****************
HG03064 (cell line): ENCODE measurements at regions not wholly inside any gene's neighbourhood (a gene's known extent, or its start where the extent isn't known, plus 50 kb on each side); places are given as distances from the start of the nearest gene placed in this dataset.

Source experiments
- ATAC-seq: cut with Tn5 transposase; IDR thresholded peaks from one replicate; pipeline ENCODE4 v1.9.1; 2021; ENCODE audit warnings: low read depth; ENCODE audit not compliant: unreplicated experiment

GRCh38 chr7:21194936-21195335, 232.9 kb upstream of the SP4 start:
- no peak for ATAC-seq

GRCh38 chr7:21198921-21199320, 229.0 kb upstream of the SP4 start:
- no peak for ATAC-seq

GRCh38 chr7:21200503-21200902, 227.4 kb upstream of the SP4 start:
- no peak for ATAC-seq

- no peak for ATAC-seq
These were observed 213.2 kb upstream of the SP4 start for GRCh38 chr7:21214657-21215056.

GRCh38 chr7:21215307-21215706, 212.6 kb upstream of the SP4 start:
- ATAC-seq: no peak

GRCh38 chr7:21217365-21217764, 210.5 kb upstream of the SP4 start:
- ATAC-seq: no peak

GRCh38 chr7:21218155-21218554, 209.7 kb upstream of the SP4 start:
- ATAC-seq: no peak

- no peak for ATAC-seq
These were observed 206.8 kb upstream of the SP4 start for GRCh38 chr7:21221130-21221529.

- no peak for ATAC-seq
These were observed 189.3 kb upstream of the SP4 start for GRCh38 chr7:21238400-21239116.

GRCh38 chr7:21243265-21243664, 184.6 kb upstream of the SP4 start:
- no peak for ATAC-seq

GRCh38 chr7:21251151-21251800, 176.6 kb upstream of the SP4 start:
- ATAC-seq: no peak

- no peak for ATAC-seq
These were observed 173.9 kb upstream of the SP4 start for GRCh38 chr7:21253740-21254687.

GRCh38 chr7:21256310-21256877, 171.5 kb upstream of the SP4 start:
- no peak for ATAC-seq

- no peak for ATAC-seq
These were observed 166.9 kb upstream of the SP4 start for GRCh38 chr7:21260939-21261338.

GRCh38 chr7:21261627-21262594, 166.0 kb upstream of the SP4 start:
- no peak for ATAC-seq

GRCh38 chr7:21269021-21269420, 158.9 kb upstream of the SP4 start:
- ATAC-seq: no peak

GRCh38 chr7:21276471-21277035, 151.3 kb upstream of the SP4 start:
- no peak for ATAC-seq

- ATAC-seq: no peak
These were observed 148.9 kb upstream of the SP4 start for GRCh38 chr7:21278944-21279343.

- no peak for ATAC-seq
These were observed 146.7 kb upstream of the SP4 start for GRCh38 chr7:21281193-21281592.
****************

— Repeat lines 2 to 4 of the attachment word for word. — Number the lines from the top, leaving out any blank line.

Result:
Source experiments
- ATAC-seq: cut with Tn5 transposase; IDR thresholded peaks from one replicate; pipeline ENCODE4 v1.9.1; 2021; ENCODE audit warnings: low read depth; ENCODE audit not compliant: unreplicated experiment

GRCh38 chr7:21194936-21195335, 232.9 kb upstream of the SP4 start: